Two gas drillers headquartered in the Pittsburgh region both ramped up their presence in the Marcellus Shale during the first quarter of 2013, but the results were drastically different.
Downtown-based EQT Corp.'s gas-centric strategy seemed to pay off in the three months ended March 31, while Cecil-based Consol Energy swung to a net loss for the quarter, according to earning reports the companies filed Thursday. Though each brought more wells online in the Marcellus Shale gas fields of Appalachia, Consol also faced a tempered coal market that kept its overall earnings low.
EQT announced first quarter net income of $100.3 million, up from $72 million seen in the same quarter one year ago. On a per-share basis, the firm reported earnings of 66 cents, up 18 cents from 2012. Revenues went up 25 percent to $458.1 million.
EQT drilled 33 Marcellus wells in the quarter, as well as two in the Utica Shale of Ohio and six in the Upper Devonian of Appalachia. The company plans to drill 153 Marcellus wells this year as part of a strategic effort to narrow its focus to gas drilling.
To help do that, the company is selling its Equitable Gas utility arm. Expenses related to the pending sale were $2.1 million for the quarter. EQT announced Thursday it had cleared the first hurdle of regulatory approval for the sale, with the completion of a federal antitrust review required by the Federal Trade Commission. The deal still requires approval from various state and federal agencies, and the company has said it expects the process to take about one year.
At Consol, the earnings report marked an unhappy ending to a quarter that saw a fire shut down mine operations in a climate of already-low coal costs.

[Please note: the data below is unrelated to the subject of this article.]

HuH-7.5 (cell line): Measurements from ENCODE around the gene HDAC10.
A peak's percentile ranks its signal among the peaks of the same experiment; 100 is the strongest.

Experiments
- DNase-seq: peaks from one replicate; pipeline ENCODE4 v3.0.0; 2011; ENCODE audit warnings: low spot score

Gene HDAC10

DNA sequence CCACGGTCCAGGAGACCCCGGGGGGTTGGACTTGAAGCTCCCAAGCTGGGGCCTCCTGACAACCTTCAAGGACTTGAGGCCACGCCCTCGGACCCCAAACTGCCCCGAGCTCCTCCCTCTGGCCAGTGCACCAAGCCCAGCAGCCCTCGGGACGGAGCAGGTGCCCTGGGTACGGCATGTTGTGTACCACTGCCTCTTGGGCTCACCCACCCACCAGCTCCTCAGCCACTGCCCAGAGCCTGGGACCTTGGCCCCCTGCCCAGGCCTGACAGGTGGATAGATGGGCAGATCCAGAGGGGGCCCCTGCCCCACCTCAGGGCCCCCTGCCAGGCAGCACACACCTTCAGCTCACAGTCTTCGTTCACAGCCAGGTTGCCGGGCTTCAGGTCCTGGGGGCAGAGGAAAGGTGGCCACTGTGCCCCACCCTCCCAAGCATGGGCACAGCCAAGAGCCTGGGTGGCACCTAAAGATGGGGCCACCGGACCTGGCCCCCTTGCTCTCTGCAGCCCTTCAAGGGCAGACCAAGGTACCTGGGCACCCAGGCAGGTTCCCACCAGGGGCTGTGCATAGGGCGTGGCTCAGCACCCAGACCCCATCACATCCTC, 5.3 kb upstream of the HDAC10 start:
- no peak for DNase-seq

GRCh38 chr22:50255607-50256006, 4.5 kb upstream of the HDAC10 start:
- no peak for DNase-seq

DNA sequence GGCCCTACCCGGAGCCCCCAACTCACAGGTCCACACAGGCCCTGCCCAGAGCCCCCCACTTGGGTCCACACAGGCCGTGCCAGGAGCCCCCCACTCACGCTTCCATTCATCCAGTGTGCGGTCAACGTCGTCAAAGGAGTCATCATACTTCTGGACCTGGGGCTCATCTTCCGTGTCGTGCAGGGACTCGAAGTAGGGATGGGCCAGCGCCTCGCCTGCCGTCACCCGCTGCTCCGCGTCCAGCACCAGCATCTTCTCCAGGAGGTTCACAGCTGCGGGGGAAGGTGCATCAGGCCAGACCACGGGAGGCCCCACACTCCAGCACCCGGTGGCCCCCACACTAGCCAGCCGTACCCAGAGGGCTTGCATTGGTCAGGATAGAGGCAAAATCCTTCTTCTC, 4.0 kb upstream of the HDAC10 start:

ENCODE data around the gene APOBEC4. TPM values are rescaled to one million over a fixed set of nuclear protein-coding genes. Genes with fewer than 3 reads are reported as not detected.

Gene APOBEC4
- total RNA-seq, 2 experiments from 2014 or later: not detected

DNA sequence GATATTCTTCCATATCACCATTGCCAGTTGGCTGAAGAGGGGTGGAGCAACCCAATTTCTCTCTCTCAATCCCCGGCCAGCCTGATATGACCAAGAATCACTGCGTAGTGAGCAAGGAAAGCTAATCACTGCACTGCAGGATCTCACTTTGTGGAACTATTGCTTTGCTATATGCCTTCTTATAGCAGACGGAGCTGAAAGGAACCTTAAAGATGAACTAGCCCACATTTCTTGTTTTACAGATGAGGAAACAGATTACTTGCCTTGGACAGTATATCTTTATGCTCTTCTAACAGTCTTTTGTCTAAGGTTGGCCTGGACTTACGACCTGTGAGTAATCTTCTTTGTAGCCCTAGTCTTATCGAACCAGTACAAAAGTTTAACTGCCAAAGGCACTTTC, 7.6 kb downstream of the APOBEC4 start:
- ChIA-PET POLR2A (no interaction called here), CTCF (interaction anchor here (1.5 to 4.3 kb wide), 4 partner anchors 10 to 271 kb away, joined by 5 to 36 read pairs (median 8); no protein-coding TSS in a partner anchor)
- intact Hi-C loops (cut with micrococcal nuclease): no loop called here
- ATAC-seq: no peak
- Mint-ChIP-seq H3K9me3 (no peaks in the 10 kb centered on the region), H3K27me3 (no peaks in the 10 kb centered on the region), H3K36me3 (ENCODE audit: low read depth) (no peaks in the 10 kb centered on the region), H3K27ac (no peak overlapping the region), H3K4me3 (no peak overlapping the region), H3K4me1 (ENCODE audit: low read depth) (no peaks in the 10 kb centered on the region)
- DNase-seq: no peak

The coal and natural gas producer reported a net loss of $1.6 million, or 1 cent per share, for the first quarter. That's down from a net income of $97 million, or 42 cents a share, in the same quarter a year ago.
First-quarter revenue was $1.29 billion, down from 2012's $1.43 billion.
In mid-March, the company's Blacksville No. 2 mine in Greene County was shut down after an underground fire broke out. No one was hurt, but the company has not yet decided when longwall operations can resume.
The shutdown has led to a pre-tax expense of $15.2 million. Other expenses related to a severance plan and a class-action shareholder lawsuit totaled $47.3 million.
Consol's overall coal inventory dropped to its lowest level in 15 years. Consol expanded coal sales in Brazil and China during the first quarter, and said three new potential customers in India were testing the firm's coal.
Meanwhile, the company's Marcellus Shale division saw a 60 percent increase in production to 10.7 billion cubic feet. That's about half the amount of gas produced by the company's coalbed methane operations during the quarter.
In a statement to shareholders, chairman and CEO J. Brett Harvey said Consol was planning to sell some assets and invest the money in higher return projects. "While we remain quiet about which specific assets are in focus, we assure you that both the list and process is comprehensive," he said.